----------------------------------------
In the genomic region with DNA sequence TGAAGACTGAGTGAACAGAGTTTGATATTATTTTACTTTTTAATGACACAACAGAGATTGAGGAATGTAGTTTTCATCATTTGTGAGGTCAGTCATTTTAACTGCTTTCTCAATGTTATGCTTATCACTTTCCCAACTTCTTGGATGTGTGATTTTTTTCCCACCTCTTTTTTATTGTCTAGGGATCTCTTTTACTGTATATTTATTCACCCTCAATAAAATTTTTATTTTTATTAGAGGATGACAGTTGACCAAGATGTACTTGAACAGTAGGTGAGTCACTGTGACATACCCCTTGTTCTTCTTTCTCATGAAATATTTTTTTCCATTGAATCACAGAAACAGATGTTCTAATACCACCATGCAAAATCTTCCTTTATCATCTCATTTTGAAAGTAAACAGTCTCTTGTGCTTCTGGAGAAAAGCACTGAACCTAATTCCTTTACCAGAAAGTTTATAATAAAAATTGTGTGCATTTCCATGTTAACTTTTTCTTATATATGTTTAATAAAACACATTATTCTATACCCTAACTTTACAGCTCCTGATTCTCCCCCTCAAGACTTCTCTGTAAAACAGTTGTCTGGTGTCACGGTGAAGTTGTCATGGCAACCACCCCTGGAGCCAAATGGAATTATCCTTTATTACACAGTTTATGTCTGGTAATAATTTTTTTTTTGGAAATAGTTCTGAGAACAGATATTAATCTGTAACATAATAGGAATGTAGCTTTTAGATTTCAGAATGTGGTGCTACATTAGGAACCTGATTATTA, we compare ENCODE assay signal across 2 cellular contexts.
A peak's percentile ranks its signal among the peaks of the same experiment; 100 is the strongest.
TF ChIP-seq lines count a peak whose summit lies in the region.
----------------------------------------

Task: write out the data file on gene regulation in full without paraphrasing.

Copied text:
In the genomic region with DNA sequence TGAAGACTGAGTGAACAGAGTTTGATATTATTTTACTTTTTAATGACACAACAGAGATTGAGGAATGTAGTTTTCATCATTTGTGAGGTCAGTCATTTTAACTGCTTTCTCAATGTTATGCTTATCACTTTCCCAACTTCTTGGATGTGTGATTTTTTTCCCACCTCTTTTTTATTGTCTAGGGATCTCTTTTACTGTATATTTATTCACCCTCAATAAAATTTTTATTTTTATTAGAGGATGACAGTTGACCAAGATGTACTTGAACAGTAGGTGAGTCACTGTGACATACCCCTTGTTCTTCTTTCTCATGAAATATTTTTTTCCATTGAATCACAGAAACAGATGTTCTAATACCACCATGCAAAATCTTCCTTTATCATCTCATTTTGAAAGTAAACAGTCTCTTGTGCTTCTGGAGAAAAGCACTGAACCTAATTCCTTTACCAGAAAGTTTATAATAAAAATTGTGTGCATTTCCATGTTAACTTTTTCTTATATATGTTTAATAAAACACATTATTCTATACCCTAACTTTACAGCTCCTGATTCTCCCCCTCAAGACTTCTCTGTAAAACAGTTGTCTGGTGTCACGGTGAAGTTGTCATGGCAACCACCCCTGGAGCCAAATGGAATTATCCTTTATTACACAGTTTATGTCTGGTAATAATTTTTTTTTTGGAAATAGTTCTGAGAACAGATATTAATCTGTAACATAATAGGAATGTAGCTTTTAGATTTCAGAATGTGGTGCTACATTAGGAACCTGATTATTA, we compare ENCODE assay signal across 2 cellular contexts.
A peak's percentile ranks its signal among the peaks of the same experiment; 100 is the strongest.
TF ChIP-seq lines count a peak whose summit lies in the region.